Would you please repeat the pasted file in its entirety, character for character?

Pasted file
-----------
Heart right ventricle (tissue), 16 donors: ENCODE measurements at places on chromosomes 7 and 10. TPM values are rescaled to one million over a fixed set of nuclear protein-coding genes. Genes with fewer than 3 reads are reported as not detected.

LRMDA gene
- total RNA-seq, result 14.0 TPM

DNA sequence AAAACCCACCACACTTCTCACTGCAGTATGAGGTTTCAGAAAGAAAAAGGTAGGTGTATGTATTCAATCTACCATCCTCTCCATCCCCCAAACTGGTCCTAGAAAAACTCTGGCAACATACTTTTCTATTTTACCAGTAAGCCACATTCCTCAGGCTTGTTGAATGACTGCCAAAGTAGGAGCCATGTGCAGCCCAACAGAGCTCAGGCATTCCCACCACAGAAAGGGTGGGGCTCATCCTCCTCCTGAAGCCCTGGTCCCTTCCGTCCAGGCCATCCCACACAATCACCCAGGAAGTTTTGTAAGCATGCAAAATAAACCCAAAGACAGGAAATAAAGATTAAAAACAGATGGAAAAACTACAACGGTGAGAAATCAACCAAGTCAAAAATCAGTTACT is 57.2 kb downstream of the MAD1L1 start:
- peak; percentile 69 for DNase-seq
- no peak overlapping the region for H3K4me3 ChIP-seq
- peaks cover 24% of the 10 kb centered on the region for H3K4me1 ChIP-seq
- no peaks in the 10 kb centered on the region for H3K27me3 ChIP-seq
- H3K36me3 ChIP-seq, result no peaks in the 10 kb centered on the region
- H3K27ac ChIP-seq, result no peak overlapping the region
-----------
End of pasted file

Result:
Heart right ventricle (tissue), 16 donors: ENCODE measurements at places on chromosomes 7 and 10. TPM values are rescaled to one million over a fixed set of nuclear protein-coding genes. Genes with fewer than 3 reads are reported as not detected.

LRMDA gene
- total RNA-seq, result 14.0 TPM

DNA sequence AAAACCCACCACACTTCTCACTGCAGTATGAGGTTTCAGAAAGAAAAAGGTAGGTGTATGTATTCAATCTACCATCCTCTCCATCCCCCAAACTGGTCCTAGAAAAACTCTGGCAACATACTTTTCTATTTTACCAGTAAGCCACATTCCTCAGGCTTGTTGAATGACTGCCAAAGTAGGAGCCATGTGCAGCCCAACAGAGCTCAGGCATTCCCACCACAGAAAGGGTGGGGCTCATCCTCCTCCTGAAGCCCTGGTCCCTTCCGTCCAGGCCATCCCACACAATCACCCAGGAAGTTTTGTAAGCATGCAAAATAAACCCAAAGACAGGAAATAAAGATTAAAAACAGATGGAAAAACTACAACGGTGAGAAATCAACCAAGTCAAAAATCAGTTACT is 57.2 kb downstream of the MAD1L1 start:
- peak; percentile 69 for DNase-seq
- no peak overlapping the region for H3K4me3 ChIP-seq
- peaks cover 24% of the 10 kb centered on the region for H3K4me1 ChIP-seq
- no peaks in the 10 kb centered on the region for H3K27me3 ChIP-seq
- H3K36me3 ChIP-seq, result no peaks in the 10 kb centered on the region
- H3K27ac ChIP-seq, result no peak overlapping the region